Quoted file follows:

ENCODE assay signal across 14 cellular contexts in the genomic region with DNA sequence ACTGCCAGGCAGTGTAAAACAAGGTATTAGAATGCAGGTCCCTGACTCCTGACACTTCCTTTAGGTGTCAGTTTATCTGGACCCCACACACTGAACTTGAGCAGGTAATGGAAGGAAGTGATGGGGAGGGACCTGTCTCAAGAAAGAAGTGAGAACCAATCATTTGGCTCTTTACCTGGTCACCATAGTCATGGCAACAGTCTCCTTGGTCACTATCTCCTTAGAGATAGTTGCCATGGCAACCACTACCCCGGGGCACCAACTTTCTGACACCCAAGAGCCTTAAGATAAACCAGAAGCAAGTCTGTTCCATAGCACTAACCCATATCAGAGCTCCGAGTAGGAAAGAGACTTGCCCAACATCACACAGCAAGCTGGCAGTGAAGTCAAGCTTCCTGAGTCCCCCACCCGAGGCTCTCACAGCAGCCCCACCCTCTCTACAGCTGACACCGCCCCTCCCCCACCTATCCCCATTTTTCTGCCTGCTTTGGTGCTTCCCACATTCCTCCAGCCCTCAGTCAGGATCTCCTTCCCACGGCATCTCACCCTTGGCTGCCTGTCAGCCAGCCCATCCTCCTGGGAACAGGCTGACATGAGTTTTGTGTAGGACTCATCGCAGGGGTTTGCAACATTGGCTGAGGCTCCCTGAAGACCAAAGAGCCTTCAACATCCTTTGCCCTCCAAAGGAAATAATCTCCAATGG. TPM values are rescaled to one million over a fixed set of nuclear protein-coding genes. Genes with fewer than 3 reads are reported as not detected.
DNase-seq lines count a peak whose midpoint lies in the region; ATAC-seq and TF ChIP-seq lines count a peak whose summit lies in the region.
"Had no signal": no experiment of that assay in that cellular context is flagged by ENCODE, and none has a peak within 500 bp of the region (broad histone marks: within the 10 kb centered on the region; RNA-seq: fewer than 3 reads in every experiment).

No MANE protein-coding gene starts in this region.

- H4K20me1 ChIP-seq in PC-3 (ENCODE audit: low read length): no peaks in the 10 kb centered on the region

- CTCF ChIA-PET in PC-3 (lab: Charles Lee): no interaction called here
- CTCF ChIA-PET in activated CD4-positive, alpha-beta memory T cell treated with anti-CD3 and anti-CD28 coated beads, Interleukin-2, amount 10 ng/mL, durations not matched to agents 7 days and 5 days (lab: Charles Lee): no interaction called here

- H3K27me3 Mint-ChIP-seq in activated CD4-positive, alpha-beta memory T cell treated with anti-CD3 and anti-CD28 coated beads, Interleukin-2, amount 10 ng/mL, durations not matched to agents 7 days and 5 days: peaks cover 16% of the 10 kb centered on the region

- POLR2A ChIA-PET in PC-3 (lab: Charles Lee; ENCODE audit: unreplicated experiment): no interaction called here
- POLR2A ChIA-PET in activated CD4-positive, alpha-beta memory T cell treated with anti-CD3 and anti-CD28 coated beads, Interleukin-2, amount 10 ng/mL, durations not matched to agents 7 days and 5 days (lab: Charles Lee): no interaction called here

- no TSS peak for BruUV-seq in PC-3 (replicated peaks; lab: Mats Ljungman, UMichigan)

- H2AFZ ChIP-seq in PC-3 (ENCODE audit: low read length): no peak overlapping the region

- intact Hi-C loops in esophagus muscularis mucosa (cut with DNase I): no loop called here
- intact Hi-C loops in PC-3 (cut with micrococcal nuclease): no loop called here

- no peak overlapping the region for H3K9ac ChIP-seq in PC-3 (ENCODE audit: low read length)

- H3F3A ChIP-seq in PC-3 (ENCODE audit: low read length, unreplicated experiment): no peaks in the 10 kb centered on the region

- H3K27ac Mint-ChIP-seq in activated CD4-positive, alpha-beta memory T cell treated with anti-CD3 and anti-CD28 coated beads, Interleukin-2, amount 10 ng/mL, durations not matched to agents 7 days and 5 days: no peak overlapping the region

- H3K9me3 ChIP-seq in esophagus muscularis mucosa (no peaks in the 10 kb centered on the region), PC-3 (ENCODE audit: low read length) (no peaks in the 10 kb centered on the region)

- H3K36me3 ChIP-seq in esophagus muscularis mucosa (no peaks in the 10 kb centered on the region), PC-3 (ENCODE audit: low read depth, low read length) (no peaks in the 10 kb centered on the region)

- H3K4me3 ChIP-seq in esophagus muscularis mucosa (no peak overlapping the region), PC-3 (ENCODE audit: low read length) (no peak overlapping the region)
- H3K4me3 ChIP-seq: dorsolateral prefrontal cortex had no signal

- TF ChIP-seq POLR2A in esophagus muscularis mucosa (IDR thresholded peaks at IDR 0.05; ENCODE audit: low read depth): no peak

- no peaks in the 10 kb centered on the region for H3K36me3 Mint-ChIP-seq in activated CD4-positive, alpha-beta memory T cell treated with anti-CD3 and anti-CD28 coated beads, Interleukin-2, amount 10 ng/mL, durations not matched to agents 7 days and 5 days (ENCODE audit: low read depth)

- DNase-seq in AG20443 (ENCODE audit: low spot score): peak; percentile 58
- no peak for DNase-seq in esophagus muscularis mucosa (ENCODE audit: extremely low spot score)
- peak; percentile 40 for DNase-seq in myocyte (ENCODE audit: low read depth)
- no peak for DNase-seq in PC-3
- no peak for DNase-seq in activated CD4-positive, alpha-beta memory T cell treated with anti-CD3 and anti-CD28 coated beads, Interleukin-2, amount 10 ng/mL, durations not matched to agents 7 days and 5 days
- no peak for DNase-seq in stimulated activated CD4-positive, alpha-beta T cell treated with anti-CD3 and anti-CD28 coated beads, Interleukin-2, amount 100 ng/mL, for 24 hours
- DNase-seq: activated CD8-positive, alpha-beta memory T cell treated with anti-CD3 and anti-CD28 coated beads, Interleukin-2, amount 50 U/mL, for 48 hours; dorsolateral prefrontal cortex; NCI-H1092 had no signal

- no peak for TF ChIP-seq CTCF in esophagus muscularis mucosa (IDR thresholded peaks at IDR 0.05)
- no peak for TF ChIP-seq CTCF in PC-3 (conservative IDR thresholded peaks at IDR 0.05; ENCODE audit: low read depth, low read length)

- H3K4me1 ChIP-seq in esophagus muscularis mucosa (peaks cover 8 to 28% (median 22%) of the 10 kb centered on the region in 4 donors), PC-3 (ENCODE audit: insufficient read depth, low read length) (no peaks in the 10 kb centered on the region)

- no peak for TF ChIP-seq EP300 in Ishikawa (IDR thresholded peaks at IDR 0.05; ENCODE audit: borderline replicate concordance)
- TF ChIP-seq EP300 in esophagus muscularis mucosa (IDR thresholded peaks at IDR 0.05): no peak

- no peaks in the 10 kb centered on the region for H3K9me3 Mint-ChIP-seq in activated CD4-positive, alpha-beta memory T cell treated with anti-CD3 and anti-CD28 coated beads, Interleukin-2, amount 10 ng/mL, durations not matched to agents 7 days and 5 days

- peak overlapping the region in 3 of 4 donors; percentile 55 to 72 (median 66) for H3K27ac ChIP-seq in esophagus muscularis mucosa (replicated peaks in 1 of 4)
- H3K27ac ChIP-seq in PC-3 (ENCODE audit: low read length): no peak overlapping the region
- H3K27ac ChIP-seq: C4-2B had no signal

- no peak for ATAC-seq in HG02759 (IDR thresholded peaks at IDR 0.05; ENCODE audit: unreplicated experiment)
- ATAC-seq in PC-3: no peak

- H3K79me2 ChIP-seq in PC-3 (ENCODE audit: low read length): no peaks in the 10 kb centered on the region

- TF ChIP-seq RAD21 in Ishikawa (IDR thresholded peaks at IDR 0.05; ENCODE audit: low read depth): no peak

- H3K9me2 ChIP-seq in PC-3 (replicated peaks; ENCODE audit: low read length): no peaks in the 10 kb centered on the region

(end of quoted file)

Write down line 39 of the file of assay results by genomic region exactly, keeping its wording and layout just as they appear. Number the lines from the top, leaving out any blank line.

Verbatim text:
- H3K27ac ChIP-seq: C4-2B had no signal